Nigeria wants to attract tourists to Yankari National Park - The360 Travel

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  • Thursday, December 12, 2019

    Nigeria wants to attract tourists to Yankari National Park

    Nigeria wants to attract tourists to Yankari National Park

    A safari in Nigeria? This is not the first thing that comes to the mind of the tourist when he thinks about the main black gold producer of the African continent but it is the challenge of the Yankari National Park, in the northeast of the country: discover its lions, elephants or hot springs.

    "It has become too expensive to go to London, Dubai or America. Come on holiday to Yankari, "says Mohammed Abdullahi Abubakar, the governor of Bauchi where the reserve is, in a series of tweets.

    "We need to diversify our revenues and tourism is still a green fruit," said Abubakar, who describes himself as the "marketing director" of Bauchi, which was targeted by the Islamist group Boko Haram.

    Revenue from Nigeria, an African giant, has melted with falling oil prices on world markets and the country sees tourism as a new financial windfall.

    Safaris account for 80% of trips to Africa and generate $ 36 billion in revenue, according to the October 2015 report of the African Development Bank.

    With nearly 300 elephants, countless birds and crystalline hot springs at 31 ° C all year long, Yankari hopes to attract foreign currency and eventually fill the state coffers, while the price of the naira continues to plummet .

    "Bauchi is Africa's best kept secret. I see in Yankari a piece of paradise, "says Mr. Abubakar.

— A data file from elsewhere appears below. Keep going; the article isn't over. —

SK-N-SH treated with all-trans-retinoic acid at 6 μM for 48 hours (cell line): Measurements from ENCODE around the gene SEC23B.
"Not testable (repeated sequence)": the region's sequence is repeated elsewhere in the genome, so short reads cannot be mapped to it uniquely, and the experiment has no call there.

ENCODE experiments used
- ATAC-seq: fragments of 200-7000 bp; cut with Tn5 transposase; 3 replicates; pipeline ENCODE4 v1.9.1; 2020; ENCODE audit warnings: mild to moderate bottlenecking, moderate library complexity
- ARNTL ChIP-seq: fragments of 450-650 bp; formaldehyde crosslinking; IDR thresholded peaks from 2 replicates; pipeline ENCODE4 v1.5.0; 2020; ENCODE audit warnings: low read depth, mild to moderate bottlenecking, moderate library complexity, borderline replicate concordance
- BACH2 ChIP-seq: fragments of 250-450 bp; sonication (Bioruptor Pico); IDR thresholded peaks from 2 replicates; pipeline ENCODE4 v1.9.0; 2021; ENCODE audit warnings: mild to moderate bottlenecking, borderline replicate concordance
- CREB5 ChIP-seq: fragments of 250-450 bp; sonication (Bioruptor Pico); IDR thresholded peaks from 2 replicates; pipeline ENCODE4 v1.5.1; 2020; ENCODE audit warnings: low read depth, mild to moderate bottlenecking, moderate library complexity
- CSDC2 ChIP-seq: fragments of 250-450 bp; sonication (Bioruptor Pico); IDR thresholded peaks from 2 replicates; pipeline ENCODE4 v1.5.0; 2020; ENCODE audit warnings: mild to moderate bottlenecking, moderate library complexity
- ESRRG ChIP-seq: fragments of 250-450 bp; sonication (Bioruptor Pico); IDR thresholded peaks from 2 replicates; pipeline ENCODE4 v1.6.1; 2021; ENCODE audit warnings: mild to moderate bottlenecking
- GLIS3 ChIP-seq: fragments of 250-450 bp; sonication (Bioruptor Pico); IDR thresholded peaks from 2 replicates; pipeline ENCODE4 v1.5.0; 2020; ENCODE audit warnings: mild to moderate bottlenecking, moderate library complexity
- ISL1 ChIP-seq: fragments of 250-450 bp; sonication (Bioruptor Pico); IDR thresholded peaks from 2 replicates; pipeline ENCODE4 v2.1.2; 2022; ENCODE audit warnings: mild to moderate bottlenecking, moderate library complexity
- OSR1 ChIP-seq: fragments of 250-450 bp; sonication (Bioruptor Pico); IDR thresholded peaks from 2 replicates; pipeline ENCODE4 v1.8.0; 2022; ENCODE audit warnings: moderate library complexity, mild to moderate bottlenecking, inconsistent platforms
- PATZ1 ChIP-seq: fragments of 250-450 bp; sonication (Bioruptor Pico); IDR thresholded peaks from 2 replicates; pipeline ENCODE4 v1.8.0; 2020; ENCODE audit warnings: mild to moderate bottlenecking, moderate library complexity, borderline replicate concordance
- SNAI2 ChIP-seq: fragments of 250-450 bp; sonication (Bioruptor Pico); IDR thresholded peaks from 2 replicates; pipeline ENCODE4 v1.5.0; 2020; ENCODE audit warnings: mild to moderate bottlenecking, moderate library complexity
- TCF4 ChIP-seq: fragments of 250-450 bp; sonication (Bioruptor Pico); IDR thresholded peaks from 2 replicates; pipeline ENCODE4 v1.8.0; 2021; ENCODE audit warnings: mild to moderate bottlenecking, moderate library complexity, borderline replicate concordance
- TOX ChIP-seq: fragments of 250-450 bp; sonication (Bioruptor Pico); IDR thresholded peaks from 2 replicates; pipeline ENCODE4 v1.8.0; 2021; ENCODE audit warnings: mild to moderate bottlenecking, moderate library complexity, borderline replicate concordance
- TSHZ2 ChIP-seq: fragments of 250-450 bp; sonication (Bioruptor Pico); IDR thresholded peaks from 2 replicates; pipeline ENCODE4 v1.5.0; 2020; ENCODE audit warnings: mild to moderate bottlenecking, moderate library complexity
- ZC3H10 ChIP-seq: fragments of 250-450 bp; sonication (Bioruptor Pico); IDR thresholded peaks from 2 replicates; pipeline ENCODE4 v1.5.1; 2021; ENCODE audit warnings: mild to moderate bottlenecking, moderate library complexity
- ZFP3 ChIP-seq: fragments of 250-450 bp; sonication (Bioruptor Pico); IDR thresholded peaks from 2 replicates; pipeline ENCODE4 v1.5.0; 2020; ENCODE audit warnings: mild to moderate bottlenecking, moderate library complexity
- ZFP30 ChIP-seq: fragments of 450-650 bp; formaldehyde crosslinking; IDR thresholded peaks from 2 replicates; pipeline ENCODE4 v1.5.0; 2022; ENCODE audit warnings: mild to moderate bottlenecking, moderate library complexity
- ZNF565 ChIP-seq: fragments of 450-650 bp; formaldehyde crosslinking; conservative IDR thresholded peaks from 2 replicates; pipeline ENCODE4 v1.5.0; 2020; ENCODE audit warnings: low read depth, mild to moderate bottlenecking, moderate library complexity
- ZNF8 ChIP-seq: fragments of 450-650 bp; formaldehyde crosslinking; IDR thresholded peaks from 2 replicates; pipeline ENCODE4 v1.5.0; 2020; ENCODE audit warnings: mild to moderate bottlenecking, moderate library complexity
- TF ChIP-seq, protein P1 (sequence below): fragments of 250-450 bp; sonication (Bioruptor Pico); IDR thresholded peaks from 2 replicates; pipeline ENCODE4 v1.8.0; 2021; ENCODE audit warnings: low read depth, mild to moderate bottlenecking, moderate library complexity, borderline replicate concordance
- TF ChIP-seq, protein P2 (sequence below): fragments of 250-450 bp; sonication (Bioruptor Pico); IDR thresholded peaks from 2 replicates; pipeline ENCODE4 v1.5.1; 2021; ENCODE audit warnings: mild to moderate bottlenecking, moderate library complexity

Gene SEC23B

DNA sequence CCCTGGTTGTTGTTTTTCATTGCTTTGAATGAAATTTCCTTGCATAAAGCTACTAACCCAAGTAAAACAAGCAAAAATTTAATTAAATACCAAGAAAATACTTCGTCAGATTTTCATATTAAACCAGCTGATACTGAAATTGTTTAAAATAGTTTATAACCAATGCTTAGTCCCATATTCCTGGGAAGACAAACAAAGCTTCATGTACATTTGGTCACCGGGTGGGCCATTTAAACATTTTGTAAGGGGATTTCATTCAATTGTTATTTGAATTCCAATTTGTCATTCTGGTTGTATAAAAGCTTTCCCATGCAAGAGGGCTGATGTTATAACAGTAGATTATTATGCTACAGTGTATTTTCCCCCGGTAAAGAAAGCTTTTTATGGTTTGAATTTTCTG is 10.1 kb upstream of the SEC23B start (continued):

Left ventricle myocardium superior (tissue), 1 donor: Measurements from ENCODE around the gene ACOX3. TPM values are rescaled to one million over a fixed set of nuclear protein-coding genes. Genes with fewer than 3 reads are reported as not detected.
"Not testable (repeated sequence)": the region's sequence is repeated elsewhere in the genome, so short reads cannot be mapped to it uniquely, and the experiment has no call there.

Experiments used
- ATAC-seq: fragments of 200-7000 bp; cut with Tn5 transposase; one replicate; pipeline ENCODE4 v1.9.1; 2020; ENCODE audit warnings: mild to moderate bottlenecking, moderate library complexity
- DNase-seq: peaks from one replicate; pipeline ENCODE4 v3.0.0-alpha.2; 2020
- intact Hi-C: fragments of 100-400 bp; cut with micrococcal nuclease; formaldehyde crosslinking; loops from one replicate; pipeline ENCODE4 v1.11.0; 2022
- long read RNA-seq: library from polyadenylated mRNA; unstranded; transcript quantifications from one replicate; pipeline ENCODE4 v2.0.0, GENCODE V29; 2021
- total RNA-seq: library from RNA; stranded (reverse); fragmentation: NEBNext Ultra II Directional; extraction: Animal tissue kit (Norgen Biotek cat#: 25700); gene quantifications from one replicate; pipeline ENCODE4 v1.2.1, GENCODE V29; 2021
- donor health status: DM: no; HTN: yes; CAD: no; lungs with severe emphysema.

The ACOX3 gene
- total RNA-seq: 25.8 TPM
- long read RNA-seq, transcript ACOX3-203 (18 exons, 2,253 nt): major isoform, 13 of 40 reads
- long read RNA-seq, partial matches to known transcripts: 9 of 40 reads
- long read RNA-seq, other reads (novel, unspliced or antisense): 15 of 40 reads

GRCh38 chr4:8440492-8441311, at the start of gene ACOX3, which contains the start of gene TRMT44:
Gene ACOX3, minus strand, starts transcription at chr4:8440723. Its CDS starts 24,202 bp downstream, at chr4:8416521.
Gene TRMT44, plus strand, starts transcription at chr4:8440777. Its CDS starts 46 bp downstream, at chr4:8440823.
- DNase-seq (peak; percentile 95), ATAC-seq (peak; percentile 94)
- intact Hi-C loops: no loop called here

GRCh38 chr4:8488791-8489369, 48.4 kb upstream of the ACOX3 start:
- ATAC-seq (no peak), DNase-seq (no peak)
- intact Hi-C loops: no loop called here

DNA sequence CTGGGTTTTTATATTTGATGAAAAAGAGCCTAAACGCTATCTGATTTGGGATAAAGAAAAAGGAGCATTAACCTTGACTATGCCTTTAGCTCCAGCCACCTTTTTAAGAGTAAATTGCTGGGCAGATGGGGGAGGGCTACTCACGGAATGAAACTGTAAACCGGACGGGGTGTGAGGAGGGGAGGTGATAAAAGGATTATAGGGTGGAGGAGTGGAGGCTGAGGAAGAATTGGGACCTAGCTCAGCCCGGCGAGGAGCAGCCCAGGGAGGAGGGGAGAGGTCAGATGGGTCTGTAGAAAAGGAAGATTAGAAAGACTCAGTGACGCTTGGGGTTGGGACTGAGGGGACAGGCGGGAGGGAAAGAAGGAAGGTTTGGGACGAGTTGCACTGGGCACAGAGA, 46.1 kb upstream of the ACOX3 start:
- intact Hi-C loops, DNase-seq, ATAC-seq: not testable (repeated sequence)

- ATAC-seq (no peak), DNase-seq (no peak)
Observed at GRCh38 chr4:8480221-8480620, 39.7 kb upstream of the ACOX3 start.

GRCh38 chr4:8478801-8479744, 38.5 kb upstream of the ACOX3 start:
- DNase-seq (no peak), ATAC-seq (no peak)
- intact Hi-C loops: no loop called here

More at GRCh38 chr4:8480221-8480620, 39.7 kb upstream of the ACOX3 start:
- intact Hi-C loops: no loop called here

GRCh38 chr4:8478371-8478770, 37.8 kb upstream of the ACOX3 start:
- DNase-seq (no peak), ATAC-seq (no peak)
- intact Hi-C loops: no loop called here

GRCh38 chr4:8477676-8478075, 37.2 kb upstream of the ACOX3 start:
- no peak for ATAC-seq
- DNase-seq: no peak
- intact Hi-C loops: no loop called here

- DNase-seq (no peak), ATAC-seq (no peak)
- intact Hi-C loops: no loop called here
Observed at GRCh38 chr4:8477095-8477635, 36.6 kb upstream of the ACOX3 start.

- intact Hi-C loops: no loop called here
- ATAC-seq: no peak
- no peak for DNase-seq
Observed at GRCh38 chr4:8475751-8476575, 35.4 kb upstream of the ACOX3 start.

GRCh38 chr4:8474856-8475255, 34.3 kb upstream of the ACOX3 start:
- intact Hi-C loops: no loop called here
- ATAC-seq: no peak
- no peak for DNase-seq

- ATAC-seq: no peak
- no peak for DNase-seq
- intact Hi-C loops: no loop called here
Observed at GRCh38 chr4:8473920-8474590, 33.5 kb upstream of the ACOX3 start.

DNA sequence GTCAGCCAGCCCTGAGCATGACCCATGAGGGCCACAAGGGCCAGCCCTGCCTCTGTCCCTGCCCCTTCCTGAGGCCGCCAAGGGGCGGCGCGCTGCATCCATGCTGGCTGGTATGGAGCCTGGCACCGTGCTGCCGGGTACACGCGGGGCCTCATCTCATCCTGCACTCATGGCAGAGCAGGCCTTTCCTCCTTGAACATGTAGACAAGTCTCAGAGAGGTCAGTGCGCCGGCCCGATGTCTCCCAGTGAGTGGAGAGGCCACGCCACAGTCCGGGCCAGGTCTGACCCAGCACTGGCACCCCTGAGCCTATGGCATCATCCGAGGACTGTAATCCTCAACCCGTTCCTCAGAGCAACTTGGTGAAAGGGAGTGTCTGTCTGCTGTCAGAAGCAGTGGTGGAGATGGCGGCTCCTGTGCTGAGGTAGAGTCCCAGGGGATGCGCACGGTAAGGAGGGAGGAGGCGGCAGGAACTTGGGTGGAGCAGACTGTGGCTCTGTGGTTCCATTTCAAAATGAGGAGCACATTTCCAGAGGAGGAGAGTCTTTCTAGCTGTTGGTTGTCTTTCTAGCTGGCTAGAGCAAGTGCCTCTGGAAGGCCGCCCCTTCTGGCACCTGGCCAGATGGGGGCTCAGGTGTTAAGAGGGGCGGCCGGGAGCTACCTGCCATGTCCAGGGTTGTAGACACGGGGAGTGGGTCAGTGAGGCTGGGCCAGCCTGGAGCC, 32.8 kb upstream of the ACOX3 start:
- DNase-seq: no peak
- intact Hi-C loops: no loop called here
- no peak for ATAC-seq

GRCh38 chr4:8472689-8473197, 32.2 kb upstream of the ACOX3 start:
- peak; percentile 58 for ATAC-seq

But years of mismanagement left the 2250 km2 reserve empty of infrastructure and tourists.

    Everything has to be redone or almost. The two major projects concern the development of the road network to allow observation of wildlife, such as Kenyan reserves, and the installation of electricity in the main camp.

    For Habu Mamman, the sole administrator of the reserve, progress is already visible since Mr. Abubakar, who worked in Yankari as legal counsel in the 1980s, became governor.

    "The governor knows that if Yankari works well, it can generate a lot of money," Mr. Mamman analyzes around a chicken and rice dinner on a patio overlooking the huge empty park, with the exception of some warthogs throwing a curious glance from time to time.

    "Most former directors were much more interested in filling their pockets. But he (Abubakar) is looking for a way to place Yankari seriously on the map of the world, "he adds.

    "Totally different world"

    President Muhammadu Buhari, elected in 2015, embarked on a massive anti-corruption campaign, endemic to Africa's largest economy. Security is also a major challenge for Nigeria, which wants to attract tourists and foreign currency.

    Authorities say the Islamist group Boko Haram, whose insurgency has killed more than 17,000 in six years, is "technically" defeated. But sporadic attacks continue to be observed in the north-east of the country.

    Isolated from the country and protected from poaching, the Yankari reserve was not targeted by Boko Haram. The animals roam freely and you must be patient to hope to fall on an elephant or a lion.

    "The safari is a game of luck, the safari is a game of chance", philosopher guide Haruna Dandango.

    In the 1970s, Yankari had some success: nearly 20,000 visitors a year, mostly expatriates, went there to bathe in the hot springs or explore the 50 human-sized caves dug into a swamp forest where baboons are watching.

    "There was no real security problem, we could drive through the Sahara, go to the hot springs of Yankari before continuing to Cameroon, then Bangui in the Central African Republic - it was on the way - and then in East Africa and further south, "says Phil Marshall, 66, who worked on the reserve. "It was a totally different world."

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